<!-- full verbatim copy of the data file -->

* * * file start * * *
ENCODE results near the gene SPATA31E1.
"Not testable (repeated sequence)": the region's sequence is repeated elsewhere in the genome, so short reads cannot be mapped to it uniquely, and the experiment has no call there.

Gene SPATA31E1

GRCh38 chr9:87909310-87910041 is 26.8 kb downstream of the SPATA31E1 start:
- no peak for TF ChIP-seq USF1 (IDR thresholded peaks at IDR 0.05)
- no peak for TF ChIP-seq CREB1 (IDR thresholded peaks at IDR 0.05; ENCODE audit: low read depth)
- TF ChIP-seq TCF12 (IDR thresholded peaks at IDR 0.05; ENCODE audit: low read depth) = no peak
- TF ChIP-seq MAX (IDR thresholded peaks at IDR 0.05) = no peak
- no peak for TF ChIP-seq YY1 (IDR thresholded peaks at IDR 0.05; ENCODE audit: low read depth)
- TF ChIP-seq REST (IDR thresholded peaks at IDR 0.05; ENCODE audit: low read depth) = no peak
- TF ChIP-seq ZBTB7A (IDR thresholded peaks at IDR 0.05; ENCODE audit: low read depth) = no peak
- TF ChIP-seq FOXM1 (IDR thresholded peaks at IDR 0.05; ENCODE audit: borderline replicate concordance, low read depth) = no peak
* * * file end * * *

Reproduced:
ENCODE results near the gene SPATA31E1.
"Not testable (repeated sequence)": the region's sequence is repeated elsewhere in the genome, so short reads cannot be mapped to it uniquely, and the experiment has no call there.

Gene SPATA31E1

GRCh38 chr9:87909310-87910041 is 26.8 kb downstream of the SPATA31E1 start:
- no peak for TF ChIP-seq USF1 (IDR thresholded peaks at IDR 0.05)
- no peak for TF ChIP-seq CREB1 (IDR thresholded peaks at IDR 0.05; ENCODE audit: low read depth)
- TF ChIP-seq TCF12 (IDR thresholded peaks at IDR 0.05; ENCODE audit: low read depth) = no peak
- TF ChIP-seq MAX (IDR thresholded peaks at IDR 0.05) = no peak
- no peak for TF ChIP-seq YY1 (IDR thresholded peaks at IDR 0.05; ENCODE audit: low read depth)
- TF ChIP-seq REST (IDR thresholded peaks at IDR 0.05; ENCODE audit: low read depth) = no peak
- TF ChIP-seq ZBTB7A (IDR thresholded peaks at IDR 0.05; ENCODE audit: low read depth) = no peak
- TF ChIP-seq FOXM1 (IDR thresholded peaks at IDR 0.05; ENCODE audit: borderline replicate concordance, low read depth) = no peak